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Working methodology: the steering wheel

Working methodology: the steering wheel


A working method has been developed – a ‘steering wheel’ – which will ensure interaction, coordination and the roll-out of existing strategies, as well as the preparation of new action plans and other initiatives.

Working methodology

The steering wheel will describe the process and the methodology from the launch of a concept until it eventually becomes an action plan which will be evaluated in the long term. The steering wheel adds a common template for review and follow-up of the initiatives.

The steering wheel process encompasses nine possible steps, which give three possible outcomes:


The 9 process steps of the Steering wheel ↓


1. Issue/Challenge

Within politics, industry, branches, sectors or administration, an idea, a challenge, an identified advantage or scope for opportunity can arise. This can be highlighted to the county council externally by partners, politically or administratively.

2. Short-term initiative

The common factor in short-term initiatives is that they have short development cycles and are an immediate response to a particular issue. Short-term initiatives have a clearly defined start and end within a short time horizon and can be measured or evaluated retrospectively.

Examples of such short-term initiatives include:

  • Development of a knowledge base (internal or external) with knowledge-based initiatives
  • Supporting for new or existing arenas
  • Support for new or existing projects
  • Lobbying
  • New internal or external projects
  • Announcement of frameworks which can be anchored in one or more of SNU’s focus areas
  • Experience conferences during the process
  • Thematic workshops
3. Knowledge base

If it is concluded that short-term initiatives are not sufficient in themselves to overcome the problem, a knowledge base should be brought in, or alternatively a more comprehensive knowledge base if one has already been built up.

The knowledge base must be oriented towards giving answers as to how an action plan should be created.

4. Action plan

The steering wheel must simplify the work to draw up, coordinate and roll out action plans for the future. This also entails operationalisation, which will ensure the implementation of initiatives and clarify the relevance of topical issues.

The steering wheel will make the process of drawing up future action plans both economical and predictable. It will ensure that action plans are not prepared in areas which are of insufficient relevance in relation to the prioritised strategic direction.

The action plan must be anchored in relevant focus areas and target areas. Such a methodology will ensure cross-sectorial breadth and create links and potential synergies.

5. Decisions

Once an action plan has been prepared, it must be anchored and adopted within the organisation, and then disseminated to relevant partners. This also applies to short-term initiatives.

The level at which decisions are taken will vary depending on the activity.

6. Implementation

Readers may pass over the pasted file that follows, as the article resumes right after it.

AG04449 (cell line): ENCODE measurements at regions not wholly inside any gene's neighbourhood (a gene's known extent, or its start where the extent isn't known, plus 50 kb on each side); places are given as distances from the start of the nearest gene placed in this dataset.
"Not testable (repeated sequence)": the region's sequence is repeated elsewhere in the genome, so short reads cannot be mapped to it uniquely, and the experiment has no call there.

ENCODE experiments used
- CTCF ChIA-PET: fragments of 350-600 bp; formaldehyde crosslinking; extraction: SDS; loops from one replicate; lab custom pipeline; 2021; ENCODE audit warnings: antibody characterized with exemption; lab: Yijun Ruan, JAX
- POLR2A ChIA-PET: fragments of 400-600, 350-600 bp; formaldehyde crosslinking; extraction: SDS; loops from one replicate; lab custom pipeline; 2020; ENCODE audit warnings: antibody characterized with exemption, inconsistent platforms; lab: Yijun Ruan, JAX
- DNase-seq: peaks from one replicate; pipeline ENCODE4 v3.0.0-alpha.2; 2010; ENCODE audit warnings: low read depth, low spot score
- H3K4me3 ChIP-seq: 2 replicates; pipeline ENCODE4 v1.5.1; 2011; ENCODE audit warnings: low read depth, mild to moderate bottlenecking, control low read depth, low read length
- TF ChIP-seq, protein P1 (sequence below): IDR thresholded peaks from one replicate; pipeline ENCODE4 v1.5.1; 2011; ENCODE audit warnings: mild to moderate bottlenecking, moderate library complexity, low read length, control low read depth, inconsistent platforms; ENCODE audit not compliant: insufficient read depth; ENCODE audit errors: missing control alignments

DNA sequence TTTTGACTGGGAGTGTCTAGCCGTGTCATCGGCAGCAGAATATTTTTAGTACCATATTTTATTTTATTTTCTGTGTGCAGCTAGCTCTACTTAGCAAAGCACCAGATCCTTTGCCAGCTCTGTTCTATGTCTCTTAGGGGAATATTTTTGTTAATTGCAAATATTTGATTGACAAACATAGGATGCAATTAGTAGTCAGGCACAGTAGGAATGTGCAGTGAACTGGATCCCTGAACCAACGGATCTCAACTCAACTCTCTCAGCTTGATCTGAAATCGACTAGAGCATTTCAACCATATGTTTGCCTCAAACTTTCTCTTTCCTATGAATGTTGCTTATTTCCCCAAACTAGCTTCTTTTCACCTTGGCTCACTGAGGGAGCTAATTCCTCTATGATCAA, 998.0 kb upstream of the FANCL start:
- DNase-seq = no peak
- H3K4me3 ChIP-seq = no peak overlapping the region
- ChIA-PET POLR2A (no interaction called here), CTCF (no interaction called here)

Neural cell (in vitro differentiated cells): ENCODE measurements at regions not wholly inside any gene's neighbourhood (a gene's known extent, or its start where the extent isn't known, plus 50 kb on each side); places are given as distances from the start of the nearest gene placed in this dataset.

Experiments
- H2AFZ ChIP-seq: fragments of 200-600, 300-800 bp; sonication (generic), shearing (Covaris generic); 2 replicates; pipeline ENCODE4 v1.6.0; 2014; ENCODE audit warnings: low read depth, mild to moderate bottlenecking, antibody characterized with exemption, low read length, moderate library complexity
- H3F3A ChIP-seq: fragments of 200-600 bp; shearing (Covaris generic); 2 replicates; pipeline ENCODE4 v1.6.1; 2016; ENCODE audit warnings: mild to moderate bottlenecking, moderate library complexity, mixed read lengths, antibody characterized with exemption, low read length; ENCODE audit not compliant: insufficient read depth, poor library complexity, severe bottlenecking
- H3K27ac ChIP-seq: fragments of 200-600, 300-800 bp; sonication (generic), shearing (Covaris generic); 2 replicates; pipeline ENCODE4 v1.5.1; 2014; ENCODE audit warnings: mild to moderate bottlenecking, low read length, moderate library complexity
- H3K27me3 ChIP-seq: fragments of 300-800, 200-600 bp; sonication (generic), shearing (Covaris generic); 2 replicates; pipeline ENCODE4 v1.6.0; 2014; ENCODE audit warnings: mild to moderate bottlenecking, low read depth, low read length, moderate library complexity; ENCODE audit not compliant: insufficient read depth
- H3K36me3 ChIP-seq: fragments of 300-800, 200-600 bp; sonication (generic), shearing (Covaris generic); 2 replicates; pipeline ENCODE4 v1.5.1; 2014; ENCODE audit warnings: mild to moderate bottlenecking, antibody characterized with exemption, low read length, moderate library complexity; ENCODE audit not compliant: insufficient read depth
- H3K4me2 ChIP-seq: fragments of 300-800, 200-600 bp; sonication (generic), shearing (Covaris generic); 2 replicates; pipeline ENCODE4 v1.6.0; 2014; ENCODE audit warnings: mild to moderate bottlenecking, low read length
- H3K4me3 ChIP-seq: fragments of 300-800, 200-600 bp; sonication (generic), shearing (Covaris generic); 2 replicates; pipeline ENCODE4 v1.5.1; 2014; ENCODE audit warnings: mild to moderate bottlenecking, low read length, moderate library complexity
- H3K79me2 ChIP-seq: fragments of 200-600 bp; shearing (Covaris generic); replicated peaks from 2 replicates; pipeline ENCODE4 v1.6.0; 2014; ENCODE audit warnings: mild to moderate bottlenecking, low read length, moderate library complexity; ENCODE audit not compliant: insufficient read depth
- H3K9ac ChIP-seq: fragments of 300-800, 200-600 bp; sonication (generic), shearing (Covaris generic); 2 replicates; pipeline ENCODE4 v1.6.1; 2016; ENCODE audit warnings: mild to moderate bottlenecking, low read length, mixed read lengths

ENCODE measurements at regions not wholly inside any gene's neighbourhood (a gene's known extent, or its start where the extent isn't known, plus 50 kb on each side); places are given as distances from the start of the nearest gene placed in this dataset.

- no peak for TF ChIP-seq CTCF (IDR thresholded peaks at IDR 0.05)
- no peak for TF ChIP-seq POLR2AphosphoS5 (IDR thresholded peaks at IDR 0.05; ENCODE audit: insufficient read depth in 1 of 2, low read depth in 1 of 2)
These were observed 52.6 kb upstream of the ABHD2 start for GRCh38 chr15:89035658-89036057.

The implementation of action plans will take place at different levels: involvement, control and follow-up, as well as through different development arenas. The latter is a mobilisation process which will ensure that there is a link between different initiatives in order to promote collaboration across areas which strengthen the parties and promote the regional development in accordance with applicable planning documents, relevant partners, focus and target areas.

The implementation of short-term initiatives will have a shorter development cycle.

7. Evaluation

Following the implementation of an action plan, and any short-term initiative, activities and initiatives will be assessed with regard to the degree of target attainment. Results and effects will also be assessed. This process will determine the direction that is to be followed.

8. Learning

After the implementation of an action plan, and any short-term initiative and evaluation, a focus must also be placed on learning lessons from the process, including competence development, the development of concepts, and the strengthening of communication.

9. Roll-out of target areas

The target areas are important for prioritising the direction and various initiatives aimed at boosting the region’s social and industrial development. The target areas are closely linked to the focus areas and the defined social driving forces. The focus areas have a longer time perspective, which is coincident with the county plan. The same applies to the defined social driving forces, while the target areas are rolled out in relation to changing surroundings and are therefore adjusted in terms of their direction and prioritisation.

As both society and industry evolve, it will be necessary to make continual adjustments to maintain alignment with trends and challenges. Performing the role of social developer entails identifying trends both across the region and within various arenas. Using the steering wheel will involve identifying trends from the surroundings and arenas. Application of the steering wheel in target areas is intended to ensure dynamics and flexibility as regards priorities. This means that target areas are rolled out, with some being concluded and new areas being added.

In order for an initiative from the surroundings to result in a target area, the input must be assessed with regard to key points in the steering wheel.


The Steering wheel give three possible outcomes